The crisis in Syria has deteriorated sharply, the international peace envoy for the country has said. Lakhdar Brahimi, though, said he believed a solution was still possible in 2013 under the terms of a peace plan agreed in Geneva in June.
More than 60,000 people have now been killed during the uprising and civil war in Syria, the United Nations has estimated.
The figure is far higher than previously thought and already out of date, with a government air force attack on a petrol station in a rebel held area of Damascus reported to have killed dozens more since the UN announcement was made.
ITV News's Paul Davies has this report, which contains distressing pictures:
UN-Arab League envoy Lakhdar Brahimi has made a 'personal' call to all parties in the Syrian conflict to stop fighting. He said that they could put down their arms unilaterally during Eid al-Adha.
The envoy, said his call for ceasefire during Eid was, "a personal initiative, not lengthy project or part of a peace process. It's a call and invitation to any Syrian in the street or the village….or to the armed man."
Syrian President Bashar al-Assad said that his country was "open" to any genuine endeavour at finding a political solution to the ongoing unrest.
A presidential statement said Assad discussed the latest developments in Syria with the UN-Arab League envoy Lakhdar Brahimi.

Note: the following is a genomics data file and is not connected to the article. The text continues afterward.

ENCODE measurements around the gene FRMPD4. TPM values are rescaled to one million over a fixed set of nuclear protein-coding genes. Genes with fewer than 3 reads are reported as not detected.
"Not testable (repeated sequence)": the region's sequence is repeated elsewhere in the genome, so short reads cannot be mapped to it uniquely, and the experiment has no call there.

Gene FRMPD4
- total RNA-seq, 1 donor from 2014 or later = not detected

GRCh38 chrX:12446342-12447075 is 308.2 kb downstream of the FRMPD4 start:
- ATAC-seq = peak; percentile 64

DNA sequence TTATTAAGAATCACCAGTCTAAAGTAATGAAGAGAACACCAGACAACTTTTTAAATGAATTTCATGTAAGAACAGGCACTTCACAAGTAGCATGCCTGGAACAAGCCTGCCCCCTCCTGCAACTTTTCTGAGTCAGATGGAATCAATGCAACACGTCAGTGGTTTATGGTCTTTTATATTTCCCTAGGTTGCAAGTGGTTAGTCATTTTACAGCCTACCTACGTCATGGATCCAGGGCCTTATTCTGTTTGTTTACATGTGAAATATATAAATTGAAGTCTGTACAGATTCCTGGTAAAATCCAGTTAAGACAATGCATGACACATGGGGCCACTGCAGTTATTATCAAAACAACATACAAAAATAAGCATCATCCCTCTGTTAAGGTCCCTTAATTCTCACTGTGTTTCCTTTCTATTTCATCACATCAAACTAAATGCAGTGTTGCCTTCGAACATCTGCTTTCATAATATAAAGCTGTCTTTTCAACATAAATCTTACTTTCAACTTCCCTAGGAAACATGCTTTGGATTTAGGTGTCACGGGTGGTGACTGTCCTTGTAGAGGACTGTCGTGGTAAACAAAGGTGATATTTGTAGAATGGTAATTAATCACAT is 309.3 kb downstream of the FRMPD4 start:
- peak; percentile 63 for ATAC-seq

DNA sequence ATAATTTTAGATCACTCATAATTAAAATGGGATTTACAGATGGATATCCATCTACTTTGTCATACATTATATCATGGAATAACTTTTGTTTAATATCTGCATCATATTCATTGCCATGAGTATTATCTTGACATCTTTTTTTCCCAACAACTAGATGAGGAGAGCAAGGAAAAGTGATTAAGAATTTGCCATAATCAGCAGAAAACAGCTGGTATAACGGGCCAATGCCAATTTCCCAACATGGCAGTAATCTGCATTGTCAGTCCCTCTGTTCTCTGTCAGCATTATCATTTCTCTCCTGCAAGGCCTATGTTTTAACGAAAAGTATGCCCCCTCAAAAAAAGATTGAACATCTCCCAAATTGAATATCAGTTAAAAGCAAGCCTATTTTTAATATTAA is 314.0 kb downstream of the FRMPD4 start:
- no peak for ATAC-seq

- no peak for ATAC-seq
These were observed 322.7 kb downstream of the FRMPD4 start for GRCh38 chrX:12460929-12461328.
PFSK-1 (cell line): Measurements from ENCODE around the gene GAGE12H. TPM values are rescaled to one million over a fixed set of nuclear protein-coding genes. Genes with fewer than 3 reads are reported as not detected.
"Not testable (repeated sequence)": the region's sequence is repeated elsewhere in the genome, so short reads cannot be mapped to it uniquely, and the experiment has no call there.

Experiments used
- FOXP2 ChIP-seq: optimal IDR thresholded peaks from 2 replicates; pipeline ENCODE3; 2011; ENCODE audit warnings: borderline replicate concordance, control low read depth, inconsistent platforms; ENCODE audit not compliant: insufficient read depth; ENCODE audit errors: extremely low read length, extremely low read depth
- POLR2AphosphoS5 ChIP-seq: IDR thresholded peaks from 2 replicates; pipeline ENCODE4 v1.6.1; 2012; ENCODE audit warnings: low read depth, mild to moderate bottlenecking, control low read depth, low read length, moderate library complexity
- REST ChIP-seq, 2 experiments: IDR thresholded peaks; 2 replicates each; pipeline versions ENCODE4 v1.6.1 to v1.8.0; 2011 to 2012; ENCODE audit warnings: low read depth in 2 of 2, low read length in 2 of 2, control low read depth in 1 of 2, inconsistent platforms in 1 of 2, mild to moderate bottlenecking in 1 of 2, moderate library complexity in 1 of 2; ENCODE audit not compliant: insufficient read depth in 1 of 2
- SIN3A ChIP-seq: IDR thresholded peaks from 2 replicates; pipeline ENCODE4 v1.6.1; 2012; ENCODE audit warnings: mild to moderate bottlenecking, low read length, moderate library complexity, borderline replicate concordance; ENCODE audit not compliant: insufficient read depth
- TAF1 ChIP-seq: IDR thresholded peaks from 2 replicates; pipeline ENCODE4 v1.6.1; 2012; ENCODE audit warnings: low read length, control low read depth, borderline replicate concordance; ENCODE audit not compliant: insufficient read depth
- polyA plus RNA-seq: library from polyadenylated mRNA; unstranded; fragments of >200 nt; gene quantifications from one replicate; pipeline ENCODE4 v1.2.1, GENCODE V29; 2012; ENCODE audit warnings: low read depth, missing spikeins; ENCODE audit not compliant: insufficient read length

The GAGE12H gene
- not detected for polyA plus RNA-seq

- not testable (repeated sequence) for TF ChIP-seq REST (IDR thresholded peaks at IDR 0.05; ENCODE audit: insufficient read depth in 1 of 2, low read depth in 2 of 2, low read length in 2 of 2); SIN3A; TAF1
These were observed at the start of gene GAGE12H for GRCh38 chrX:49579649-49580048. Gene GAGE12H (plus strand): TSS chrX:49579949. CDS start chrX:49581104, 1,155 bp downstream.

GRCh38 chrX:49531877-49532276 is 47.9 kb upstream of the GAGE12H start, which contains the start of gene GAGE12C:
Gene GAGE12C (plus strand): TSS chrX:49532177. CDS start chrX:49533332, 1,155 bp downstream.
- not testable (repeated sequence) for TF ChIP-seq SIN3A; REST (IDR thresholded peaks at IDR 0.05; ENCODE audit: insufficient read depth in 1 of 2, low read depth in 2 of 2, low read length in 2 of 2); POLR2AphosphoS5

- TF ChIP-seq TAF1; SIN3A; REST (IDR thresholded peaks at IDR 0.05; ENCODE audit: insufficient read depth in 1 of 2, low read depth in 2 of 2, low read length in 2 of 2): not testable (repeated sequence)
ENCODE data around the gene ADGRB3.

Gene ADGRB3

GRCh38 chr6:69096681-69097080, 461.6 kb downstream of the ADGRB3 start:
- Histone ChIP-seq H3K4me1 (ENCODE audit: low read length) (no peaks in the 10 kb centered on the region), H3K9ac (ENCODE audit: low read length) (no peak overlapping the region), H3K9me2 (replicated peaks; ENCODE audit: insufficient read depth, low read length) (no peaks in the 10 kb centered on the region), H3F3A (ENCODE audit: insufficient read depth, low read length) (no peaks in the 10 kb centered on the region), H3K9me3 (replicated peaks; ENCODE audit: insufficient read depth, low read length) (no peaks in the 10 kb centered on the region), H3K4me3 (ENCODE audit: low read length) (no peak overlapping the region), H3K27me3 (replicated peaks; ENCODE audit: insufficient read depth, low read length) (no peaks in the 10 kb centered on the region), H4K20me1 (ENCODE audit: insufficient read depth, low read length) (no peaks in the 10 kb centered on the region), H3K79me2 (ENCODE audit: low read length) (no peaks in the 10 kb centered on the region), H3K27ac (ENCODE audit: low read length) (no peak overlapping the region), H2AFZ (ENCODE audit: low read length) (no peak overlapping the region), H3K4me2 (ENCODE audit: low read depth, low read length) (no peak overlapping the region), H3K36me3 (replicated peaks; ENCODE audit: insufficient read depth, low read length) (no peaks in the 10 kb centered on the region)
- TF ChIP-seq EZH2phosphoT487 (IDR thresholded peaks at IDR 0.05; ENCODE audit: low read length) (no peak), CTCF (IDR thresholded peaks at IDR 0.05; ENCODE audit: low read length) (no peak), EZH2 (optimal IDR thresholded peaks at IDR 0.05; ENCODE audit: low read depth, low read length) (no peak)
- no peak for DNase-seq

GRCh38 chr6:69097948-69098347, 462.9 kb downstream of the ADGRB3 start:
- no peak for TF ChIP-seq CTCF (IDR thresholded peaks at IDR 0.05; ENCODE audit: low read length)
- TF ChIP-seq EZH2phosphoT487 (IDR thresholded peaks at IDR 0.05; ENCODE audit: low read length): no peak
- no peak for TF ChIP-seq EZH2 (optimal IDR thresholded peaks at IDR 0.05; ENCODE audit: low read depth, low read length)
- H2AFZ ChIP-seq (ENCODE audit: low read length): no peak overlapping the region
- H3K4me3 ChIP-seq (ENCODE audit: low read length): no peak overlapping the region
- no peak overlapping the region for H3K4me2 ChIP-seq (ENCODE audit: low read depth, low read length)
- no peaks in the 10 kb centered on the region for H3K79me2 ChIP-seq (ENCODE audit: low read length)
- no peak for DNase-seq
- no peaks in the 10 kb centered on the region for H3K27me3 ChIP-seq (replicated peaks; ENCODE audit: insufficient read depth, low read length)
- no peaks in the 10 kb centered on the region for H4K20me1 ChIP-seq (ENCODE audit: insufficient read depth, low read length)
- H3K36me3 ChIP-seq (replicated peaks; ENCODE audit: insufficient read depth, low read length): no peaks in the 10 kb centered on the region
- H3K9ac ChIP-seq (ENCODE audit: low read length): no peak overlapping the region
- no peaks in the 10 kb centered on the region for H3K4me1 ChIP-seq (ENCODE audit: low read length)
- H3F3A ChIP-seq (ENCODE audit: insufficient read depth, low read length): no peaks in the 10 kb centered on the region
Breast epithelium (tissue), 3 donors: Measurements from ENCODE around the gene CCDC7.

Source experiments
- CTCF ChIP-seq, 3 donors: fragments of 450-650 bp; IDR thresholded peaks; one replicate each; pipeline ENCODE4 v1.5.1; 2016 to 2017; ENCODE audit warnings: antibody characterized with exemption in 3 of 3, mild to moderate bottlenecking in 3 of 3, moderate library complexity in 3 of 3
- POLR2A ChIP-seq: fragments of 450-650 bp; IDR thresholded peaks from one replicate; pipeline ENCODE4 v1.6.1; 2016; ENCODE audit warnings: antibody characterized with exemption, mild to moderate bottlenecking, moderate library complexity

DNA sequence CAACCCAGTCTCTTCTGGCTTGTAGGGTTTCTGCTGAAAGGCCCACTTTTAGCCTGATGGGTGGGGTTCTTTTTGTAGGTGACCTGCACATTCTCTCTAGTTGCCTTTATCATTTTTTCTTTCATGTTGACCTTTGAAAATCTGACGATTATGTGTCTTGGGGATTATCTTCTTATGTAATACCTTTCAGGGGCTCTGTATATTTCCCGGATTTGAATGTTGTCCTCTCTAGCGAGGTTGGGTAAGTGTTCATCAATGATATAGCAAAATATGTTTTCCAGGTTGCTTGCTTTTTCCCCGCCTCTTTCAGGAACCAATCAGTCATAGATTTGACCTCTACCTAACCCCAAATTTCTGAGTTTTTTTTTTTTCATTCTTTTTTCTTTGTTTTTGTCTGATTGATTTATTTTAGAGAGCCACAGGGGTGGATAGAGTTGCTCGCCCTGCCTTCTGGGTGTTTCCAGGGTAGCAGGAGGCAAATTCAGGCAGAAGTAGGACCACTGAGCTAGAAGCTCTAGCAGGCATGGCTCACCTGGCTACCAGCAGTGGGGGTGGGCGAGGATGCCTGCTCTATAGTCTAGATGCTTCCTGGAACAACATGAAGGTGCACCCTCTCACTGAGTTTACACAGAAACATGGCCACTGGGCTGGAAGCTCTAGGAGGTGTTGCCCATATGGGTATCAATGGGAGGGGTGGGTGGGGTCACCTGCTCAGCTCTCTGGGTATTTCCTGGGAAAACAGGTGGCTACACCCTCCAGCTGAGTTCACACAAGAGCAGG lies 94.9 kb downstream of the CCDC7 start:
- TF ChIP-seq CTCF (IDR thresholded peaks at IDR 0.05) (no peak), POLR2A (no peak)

The statement went on to say, "President al-Assad stressed that Syria supports the international envoy efforts. Syria is open to any sincere efforts for finding a political solution to the crisis on the basis of respecting Syria's sovereignty and rejection of foreign intervention."
Peace envoy Lakhdar Brahimi has met with Syrian President Bashar al-Assad in Damascus as he bids to secure a temporary ceasefire in Syria's bloody civil war, the country's state television has reported.
The international mediator has now met with both sides in the dispute after calling for the conflict to cease during the Islamic Eid al-Adha holiday at the end of this week.
Syria has so far given a guarded response to Mr Brahimi's proposal, suggesting it wants guarantees that rebels would reciprocate any move by Assad's forces.